Connect With Opportunities
An excellent networking opportunity, the UWRF Career and Internship Fair brings together students and alumni to network with a wide variety of employers. Falcons, you'll benefit by gathering information on potential employers and learning about possible job or internship opportunities, all while practicing your professional communication skills. Many students obtain jobs or internships as a result of attending the fair so come join us!
Fall 2023 Career and Internship Fair
When: October 11 and 12,
Time: 10 a.m.-2 p.m.
Where: University Center
Benefits of Attending:
- Learn about career opportunities, internships, or full-time positions from a diverse group of employers.
- Network directly with professionals in your field of interest.
- Find information to assist you in choosing a career path or industry of interest to you.
- Learn about recruiting processes.
- Develop business etiquette skills and a professional approach.
- If graduating, find assistance in transitioning from college to career.
Get the App
Handshake is your interactive guide to the Career and Internship Fair! Download the Handshake App and at the bottom of the app, click on "events" and search for the "University of Wisconsin-River Falls Career Fair" in the list of events. Click on our career fair to learn more about companies in attendance and the positions they are recruiting for.
Complete Company Listing: Search for companies based upon major, work authorization and position type. Detailed information on each company accelerates your research and you can even mark potential employers as favorites!
Event Details: Add pre-fair events to your calendar so you're prepared and don't miss a thing!
Be Career Ready
The Career and Internship Fair is an excellent opportunity to learn more about your career options, network and showcase your skills and resume to prospective employers - so be sure to put your best foot forward! We've got tons of tips to help you make the most of your Career and Internship Fair experience. Explore below to learn more!
Our Top Tips
- Dress up, not down!
- Download the Handshake app so you can research companies.
- Have your resume critiqued.
Update Your Resume: Remember your resume should be clean, concise and updated. Have a digital copy uploaded to your Handshake account for easy employer access and make sure your resume is a PDF to avoid any digital reformatting issues. If there are specific employers you want to talk with at the Career and Internship Fair, consider printing a few copies of your resume to hand to representatives as you introduce yourself.
SAVE THE DATE! October 4: Rodli Resume Takeover - Drop-In Resume Reviews, 9 a.m.-3 p.m., Rodli Hall (Check in at the main lobby.)
Update Your Handshake Profile and Settings: Make sure your Handshake profile is complete and up-to-date. Don’t let an incomplete or out-of-date profile keep you from getting discovered by recruiters!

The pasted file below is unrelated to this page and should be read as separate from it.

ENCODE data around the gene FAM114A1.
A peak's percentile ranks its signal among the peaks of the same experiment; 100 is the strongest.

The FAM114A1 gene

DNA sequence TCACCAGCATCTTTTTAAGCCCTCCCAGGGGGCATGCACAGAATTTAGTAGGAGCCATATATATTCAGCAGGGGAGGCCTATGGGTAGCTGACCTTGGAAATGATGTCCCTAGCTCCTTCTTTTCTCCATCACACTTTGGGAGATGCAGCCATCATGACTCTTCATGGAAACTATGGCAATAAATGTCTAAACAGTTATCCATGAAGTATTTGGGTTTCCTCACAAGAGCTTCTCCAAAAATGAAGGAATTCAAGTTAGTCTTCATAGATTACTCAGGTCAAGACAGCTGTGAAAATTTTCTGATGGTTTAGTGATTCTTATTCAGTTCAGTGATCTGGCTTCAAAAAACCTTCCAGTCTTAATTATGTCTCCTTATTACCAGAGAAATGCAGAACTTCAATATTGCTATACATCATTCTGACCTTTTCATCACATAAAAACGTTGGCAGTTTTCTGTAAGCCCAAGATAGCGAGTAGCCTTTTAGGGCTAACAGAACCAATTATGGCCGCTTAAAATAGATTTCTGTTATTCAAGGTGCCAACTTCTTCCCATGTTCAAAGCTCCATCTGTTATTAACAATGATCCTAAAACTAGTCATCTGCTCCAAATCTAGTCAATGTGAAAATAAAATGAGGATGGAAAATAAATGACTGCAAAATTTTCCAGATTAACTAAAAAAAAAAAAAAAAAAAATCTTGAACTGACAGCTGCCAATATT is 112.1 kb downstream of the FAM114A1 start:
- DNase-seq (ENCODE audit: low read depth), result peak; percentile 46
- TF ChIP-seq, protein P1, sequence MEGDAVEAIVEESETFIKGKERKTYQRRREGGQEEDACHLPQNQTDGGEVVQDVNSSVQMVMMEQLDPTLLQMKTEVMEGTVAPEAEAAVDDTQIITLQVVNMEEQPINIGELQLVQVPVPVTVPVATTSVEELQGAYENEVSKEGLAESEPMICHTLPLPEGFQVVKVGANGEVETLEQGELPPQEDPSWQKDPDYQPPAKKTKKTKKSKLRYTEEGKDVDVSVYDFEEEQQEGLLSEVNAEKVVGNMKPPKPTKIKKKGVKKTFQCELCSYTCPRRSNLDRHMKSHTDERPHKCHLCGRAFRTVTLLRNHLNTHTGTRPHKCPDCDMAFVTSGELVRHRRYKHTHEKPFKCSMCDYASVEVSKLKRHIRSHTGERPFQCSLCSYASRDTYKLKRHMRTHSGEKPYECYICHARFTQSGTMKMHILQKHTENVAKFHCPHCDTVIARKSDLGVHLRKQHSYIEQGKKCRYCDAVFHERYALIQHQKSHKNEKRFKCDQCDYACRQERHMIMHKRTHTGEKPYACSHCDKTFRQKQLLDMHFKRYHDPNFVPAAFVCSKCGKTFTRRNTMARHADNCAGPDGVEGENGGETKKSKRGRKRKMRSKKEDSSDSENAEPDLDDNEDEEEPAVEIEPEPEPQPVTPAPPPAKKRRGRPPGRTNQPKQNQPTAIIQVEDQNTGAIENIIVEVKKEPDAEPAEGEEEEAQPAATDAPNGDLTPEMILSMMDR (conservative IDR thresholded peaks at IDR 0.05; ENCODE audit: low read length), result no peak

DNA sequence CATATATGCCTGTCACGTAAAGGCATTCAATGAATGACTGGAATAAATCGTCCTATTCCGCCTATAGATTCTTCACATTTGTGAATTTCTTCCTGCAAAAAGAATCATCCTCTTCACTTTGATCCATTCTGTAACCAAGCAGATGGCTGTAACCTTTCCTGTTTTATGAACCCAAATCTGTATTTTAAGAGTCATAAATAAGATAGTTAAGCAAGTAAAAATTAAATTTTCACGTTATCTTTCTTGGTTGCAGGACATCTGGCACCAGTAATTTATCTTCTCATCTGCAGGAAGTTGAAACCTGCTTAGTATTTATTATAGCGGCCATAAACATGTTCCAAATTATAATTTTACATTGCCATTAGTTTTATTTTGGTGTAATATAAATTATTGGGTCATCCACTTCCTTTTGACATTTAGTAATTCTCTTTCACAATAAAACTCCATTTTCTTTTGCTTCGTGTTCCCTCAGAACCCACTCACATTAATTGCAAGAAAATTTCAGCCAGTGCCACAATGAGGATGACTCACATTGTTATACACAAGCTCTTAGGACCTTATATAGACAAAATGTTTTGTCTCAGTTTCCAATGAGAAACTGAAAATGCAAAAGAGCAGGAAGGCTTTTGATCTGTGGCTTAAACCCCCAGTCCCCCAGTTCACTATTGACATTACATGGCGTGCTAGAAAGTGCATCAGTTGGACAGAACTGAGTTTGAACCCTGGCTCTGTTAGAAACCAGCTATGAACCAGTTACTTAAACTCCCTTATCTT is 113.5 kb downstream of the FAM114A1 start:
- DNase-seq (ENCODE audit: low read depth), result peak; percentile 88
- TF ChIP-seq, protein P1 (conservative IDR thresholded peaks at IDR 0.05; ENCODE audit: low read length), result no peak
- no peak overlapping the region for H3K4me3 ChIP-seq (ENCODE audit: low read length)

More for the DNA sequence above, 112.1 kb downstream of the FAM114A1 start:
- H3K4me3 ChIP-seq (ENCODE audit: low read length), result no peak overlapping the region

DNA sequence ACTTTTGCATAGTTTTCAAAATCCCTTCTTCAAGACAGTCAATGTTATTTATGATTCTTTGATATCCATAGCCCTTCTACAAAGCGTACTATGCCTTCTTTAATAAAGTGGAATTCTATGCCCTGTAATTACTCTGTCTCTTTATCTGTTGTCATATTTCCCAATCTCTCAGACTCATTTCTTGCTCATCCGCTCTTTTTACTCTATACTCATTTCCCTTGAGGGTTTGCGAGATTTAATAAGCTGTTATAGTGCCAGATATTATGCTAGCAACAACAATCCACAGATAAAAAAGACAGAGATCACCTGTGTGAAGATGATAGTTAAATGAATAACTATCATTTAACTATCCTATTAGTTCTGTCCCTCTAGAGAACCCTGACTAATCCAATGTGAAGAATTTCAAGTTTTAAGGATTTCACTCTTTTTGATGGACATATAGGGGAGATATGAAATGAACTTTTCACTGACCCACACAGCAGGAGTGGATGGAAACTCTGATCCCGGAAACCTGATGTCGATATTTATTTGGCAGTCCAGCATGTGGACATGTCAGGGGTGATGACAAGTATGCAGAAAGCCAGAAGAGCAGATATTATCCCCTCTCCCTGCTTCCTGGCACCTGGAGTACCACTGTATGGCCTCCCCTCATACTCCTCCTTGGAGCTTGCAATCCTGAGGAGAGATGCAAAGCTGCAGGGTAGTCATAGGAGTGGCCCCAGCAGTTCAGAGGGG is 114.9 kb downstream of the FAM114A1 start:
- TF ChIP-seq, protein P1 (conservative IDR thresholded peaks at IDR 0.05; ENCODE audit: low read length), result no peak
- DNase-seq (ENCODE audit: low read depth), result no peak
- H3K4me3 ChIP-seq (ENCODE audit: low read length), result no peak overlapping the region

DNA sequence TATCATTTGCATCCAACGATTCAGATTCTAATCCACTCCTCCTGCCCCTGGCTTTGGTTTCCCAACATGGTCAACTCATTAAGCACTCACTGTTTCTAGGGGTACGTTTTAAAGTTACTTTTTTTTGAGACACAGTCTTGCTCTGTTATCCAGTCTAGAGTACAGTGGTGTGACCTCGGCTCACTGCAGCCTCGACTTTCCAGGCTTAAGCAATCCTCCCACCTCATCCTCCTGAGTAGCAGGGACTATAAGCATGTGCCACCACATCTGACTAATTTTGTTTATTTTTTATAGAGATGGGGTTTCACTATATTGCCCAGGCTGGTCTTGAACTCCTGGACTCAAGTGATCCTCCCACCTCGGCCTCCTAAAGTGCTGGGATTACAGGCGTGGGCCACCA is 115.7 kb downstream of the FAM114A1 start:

- Check that the basics are accurate: graduation date, school year, major, GPA and work authorization.
- Select the job types, locations and roles that interest you so recruiters know which jobs and internships are a good fit for you.
- Add your courses, skills and any previous work experience.
Discover Which Employers are Attending: View the Career and Internship Fair event in Handshake to see the full list of employers who are attending each day. From there, you can click through to each employer’s Handshake page to learn more about them and determine if they are an employer of interest.
To see employers are attending the fair, log into Handshake here and follow the steps below:
- Click on "Events" on the top of the page.
- Click on the blue "Find Career Fairs" button at the top of the page.
- Type 'River Falls' in the Filter section on the left and click on the "UWRF Career Fair" link.
- Click on "Employer List" on the bottom left once you get to the Career Fair page on Handshake.
Research Employers Of Interest: After you've determined which employers you're interested in, research beyond their Handshake profile. Check out their company website and search online for recent news articles and other relevant information. This will help you think of questions to ask the recruiter. Don't skip this step in the preparation process - employers notice when you've done your homework!
Prepare and Practice Your Introduction: Prepare how you will introduce yourself to recruiters. Start by sharing your name, year in school and major. Then, talk about the positions you’re interested in and relevant skills and experiences. End your introduction with an open ended question to get the employer talking and sharing additional information regarding the position and organization.
Make a List of Questions: Prepare two or three questions to ask each employer you plan to talk to. These should be related to the company or positions you’re interested in. As part of your research before the event, make sure your questions are insightful and not easily answered by looking at their website. Here are some sample questions that might be good to ask:
- How did your degree help you prepare for the position you are in now?
- I read that your company just started a project doing _______. What opportunities would an intern have in this project?